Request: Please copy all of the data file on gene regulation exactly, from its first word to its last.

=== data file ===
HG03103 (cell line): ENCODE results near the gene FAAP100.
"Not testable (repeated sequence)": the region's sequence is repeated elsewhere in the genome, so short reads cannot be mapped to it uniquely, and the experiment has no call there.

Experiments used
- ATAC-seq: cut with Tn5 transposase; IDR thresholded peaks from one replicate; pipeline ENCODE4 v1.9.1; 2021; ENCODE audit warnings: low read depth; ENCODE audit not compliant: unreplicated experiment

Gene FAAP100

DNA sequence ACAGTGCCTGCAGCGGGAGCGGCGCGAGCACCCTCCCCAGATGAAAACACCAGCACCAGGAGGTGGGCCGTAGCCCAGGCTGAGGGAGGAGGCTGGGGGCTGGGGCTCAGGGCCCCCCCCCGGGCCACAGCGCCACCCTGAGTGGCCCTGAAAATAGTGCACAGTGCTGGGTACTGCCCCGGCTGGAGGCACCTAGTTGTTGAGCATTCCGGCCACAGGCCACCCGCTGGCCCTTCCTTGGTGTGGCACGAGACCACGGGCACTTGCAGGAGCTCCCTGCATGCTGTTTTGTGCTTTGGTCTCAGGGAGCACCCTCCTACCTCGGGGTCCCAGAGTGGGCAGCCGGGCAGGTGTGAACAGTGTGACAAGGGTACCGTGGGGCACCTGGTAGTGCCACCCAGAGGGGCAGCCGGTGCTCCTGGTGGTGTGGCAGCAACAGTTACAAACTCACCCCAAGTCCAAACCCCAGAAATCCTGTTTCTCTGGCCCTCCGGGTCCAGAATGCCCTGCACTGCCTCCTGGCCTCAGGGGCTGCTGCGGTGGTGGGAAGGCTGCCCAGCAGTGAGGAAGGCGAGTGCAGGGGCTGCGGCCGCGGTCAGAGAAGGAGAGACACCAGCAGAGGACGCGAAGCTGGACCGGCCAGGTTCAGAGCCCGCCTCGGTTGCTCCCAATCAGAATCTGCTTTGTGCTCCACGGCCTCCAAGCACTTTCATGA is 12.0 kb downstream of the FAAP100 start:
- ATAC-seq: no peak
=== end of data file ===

HG03103 (cell line): ENCODE results near the gene FAAP100.
"Not testable (repeated sequence)": the region's sequence is repeated elsewhere in the genome, so short reads cannot be mapped to it uniquely, and the experiment has no call there.

Experiments used
- ATAC-seq: cut with Tn5 transposase; IDR thresholded peaks from one replicate; pipeline ENCODE4 v1.9.1; 2021; ENCODE audit warnings: low read depth; ENCODE audit not compliant: unreplicated experiment

Gene FAAP100

DNA sequence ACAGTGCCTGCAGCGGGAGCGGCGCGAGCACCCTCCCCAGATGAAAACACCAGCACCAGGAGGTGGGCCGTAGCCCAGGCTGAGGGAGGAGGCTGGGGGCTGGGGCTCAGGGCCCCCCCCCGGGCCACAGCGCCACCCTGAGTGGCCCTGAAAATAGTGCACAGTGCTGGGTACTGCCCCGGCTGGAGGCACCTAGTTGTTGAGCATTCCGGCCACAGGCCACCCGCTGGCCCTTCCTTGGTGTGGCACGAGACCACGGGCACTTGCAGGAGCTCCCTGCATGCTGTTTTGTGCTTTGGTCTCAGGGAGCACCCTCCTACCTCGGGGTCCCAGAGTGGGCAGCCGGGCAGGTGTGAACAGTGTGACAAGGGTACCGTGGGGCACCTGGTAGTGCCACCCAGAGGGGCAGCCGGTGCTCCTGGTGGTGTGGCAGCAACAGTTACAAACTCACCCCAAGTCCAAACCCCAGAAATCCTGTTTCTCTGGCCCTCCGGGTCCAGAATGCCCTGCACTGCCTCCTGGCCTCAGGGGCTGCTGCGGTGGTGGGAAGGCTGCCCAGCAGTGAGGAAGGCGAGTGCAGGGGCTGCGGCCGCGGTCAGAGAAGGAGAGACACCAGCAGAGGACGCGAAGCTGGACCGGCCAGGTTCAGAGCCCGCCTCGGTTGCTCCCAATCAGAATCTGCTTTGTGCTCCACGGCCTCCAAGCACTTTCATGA is 12.0 kb downstream of the FAAP100 start:
- ATAC-seq: no peak